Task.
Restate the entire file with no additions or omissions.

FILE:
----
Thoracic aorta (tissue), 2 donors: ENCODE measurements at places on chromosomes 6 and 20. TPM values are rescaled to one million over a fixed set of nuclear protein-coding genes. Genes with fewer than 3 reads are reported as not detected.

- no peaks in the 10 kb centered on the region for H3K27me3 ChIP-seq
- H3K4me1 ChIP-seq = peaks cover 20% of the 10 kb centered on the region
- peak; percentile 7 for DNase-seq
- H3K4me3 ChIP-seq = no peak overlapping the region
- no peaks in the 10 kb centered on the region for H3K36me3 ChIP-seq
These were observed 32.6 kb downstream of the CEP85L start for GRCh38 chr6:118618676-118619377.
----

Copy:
Thoracic aorta (tissue), 2 donors: ENCODE measurements at places on chromosomes 6 and 20. TPM values are rescaled to one million over a fixed set of nuclear protein-coding genes. Genes with fewer than 3 reads are reported as not detected.

- no peaks in the 10 kb centered on the region for H3K27me3 ChIP-seq
- H3K4me1 ChIP-seq = peaks cover 20% of the 10 kb centered on the region
- peak; percentile 7 for DNase-seq
- H3K4me3 ChIP-seq = no peak overlapping the region
- no peaks in the 10 kb centered on the region for H3K36me3 ChIP-seq
These were observed 32.6 kb downstream of the CEP85L start for GRCh38 chr6:118618676-118619377.